IBFX hit for $1 million fine by CFTC for another dip below minimum capital requirements: Was the firm struggling before its exit?
Just two weeks after IBFX exited the US market, selling its entire clientbase of approximately 2,000 North American customers which were still using the proprietary Tradestation platform to OANDA Corporation, the long arm of the regulator has struck. Japanese electronic trading giant Monex Group’s US subsidiary IBFX, which sold its MetaTrader 4 client base in […]
Just two weeks after IBFX exited the US market, selling its entire clientbase of approximately 2,000 North American customers which were still using the proprietary Tradestation platform to OANDA Corporation, the long arm of the regulator has struck.
Japanese electronic trading giant Monex Group’s US subsidiary IBFX, which sold its MetaTrader 4 client base in the US and Australia in September 2014, had continued to provide service to users of its Tradestation platform until two weeks ago, when they were moved to technology-led, OANDA Corporation, which is a highly established company in North America.
Now, with the migration of customers complete, the US Commodity Futures Trading Commission (CFTC) has ordered IBFX (formerly known as Tradestation Forex Inc) to pay a $1 Million Penalty for failing to meet minimum capital requirements, failing to timely report minimum net capital violations, supervisory failures, and violating a prior CFTC Order in which IBFX was fined $600,000 for a series of net capital deficets and also failure to supervise.
The CFTC Order finds that from January 15, 2015, through February 5, 2015, IBFX failed to meet the minimum capital requirements, failed to notify the CFTC of its undercapitalization, and failed to diligently supervise its employees in violation of CFTC Regulations. The Order also settles charges that IBFX violated a prior CFTC Order entered against IBFX on December 10, 2014.
In settling this matter, the CFTC has taken into account IBFX’s substantial remedial actions after it discovered its deficiencies as well as its cooperation with the CFTC, according to the Order.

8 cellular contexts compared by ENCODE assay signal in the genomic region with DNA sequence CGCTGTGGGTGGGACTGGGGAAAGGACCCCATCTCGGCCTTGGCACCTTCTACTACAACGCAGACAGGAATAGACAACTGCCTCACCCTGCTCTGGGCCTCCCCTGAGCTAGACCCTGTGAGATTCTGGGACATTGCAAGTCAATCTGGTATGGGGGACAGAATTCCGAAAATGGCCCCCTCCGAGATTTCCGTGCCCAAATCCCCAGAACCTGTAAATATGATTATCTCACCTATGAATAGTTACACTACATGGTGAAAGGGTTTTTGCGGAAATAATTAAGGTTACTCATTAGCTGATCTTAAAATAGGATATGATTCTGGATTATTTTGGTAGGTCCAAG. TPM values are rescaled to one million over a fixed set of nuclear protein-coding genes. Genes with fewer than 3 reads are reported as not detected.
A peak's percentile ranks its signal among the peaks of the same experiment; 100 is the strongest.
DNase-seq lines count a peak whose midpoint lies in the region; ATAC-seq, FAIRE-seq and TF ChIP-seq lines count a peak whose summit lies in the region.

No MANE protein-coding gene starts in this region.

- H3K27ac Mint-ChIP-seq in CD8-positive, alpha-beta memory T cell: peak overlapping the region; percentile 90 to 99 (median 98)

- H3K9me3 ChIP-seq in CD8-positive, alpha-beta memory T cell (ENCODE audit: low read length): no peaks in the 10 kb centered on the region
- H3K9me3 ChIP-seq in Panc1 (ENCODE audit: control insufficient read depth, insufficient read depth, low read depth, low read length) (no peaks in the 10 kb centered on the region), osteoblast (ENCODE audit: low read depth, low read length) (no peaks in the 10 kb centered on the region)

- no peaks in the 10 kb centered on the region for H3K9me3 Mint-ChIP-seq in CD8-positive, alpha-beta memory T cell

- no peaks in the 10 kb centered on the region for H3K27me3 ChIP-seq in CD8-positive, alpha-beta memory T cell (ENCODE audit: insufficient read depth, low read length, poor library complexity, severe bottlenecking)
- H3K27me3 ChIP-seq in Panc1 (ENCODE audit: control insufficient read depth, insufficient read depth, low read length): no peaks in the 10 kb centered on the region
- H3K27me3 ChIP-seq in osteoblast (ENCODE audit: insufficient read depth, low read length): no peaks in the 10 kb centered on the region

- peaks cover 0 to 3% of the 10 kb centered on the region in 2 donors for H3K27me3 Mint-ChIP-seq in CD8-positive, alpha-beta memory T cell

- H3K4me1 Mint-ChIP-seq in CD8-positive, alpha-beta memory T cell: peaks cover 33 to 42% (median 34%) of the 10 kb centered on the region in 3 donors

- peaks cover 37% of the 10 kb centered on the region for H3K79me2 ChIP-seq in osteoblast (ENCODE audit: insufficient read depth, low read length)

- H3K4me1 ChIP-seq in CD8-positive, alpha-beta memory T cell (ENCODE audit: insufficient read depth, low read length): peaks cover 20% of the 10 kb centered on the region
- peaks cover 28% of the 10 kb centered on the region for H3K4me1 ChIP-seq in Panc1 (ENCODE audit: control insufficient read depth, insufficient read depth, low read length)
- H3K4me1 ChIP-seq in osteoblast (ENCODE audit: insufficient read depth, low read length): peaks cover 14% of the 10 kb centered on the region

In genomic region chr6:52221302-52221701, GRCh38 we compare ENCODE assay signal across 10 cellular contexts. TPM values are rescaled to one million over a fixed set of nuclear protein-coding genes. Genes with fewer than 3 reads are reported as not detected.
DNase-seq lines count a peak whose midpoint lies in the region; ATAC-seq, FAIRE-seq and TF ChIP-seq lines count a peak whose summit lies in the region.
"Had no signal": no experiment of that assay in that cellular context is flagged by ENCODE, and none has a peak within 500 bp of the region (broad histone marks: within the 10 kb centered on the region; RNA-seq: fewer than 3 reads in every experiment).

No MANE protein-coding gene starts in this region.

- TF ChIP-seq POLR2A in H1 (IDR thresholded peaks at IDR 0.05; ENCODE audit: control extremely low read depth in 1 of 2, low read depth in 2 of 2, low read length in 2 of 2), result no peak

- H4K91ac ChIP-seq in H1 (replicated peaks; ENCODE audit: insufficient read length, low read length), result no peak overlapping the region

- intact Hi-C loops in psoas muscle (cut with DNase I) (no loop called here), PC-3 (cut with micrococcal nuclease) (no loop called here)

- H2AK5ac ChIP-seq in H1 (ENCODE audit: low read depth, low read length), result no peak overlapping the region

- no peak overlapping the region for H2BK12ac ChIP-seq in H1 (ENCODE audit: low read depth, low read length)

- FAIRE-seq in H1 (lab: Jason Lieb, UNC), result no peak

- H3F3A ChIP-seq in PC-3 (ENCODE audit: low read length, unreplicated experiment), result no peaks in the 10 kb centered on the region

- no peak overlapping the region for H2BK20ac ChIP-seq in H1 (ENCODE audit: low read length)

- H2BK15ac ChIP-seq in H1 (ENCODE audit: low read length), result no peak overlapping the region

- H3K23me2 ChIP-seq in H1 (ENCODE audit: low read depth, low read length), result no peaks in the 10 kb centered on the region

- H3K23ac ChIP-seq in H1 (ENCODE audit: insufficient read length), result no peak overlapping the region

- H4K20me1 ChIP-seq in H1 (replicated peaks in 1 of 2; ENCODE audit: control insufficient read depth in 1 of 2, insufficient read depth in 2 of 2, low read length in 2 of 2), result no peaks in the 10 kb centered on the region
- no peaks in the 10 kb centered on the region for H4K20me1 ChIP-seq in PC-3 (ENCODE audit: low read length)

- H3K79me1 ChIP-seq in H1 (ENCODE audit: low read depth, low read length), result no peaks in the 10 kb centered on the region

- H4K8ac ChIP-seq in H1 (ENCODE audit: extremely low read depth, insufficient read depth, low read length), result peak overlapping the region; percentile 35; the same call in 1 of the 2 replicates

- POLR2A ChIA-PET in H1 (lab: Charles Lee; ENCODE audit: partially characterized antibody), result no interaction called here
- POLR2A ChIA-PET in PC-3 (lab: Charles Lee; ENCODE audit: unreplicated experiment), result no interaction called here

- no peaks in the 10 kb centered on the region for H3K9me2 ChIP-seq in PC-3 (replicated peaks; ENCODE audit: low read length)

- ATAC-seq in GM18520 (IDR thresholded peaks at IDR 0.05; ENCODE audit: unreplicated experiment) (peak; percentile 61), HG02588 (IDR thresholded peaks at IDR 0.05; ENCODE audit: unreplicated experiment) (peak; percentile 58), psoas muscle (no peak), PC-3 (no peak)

The order of December 10, 2014 found that December 2011 through June 9, 2014, IBFX violated CFTC Regulations by failing to meet the minimum net capital requirements on three separate occasions.
First, during the period December 2011 to June 2012, IBFX had uncovered foreign currency positions. Based on the corrected charges to capital for these uncovered positions, as calculated on a month-end basis, IBFX failed to meet the minimum net capital requirements for January 31, 2012.
Second, IBFX failed to meet the minimum net capital requirements for a brief period of time on January 9, 2013, due to a typographical error. IBFX immediately discovered this failure, but failed to report the failure to the CFTC until January 11, 2013. Finally, IBFX failed to meet the minimum net capital requirements on June 9, 2014, when software that IBFX installed, but did not fully test prior to installation, resulted in uncovered positions requiring charges to capital.
IBFX’s failure to adequately test the new software, lack of a system to timely detect erroneous trades generated by the new software, and inability to accurately assess and reverse the errors evidence IBFX’s lack of diligent supervision in violation of a CFTC Regulation.
At that time, the CFTC ordered that IBFX pay a $600,000 civil monetary penalty and required IBFX to develop an automated forex exposure monitoring system that will enable the comprehensive real-time monitoring of its actual forex exposure, and adopt and implement risk management procedures regarding 24-hour forex exposure monitoring.
The Order also required IBFX to retain a nationally recognized independent third-party consultant to review and evaluate IBFX’s information technology development and implementation policies and procedures and prepare a written report with recommendations for improvement, as applicable, which IBFX will implement absent extenuating circumstances.
The question that is perhaps pertenant here is, was IBFX struggling before it decided to sell its last remaining clients and exit the US altogether, as continuing to operate below the minimum capital requirements would certainly attract greater regulatory censuring from the CFTC, especially if a third order was made for the same violations.
Last week, FinanceFeeds spoke to OANDA Corporation CMO Drew Izzo, who explained the methodology that OANDA Corporation had put in place in order to seamlessly onboard the former IBFX clients, in particular with regard to their familiarization with the OANDA fxTrade proprietary platform which will now be their trading interface, taking over from the Tradestation platform.